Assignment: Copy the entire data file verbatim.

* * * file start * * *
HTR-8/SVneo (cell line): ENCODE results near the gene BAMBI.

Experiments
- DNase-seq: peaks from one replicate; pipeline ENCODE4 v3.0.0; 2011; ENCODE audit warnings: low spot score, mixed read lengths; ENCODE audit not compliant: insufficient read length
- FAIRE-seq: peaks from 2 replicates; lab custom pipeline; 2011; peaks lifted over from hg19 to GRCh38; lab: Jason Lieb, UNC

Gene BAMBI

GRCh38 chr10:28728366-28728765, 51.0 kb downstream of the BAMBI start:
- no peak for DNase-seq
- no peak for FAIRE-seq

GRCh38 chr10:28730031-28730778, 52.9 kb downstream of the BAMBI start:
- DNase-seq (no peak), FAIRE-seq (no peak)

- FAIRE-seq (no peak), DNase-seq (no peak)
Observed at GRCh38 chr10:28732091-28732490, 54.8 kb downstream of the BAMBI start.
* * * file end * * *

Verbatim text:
HTR-8/SVneo (cell line): ENCODE results near the gene BAMBI.

Experiments
- DNase-seq: peaks from one replicate; pipeline ENCODE4 v3.0.0; 2011; ENCODE audit warnings: low spot score, mixed read lengths; ENCODE audit not compliant: insufficient read length
- FAIRE-seq: peaks from 2 replicates; lab custom pipeline; 2011; peaks lifted over from hg19 to GRCh38; lab: Jason Lieb, UNC

Gene BAMBI

GRCh38 chr10:28728366-28728765, 51.0 kb downstream of the BAMBI start:
- no peak for DNase-seq
- no peak for FAIRE-seq

GRCh38 chr10:28730031-28730778, 52.9 kb downstream of the BAMBI start:
- DNase-seq (no peak), FAIRE-seq (no peak)

- FAIRE-seq (no peak), DNase-seq (no peak)
Observed at GRCh38 chr10:28732091-28732490, 54.8 kb downstream of the BAMBI start.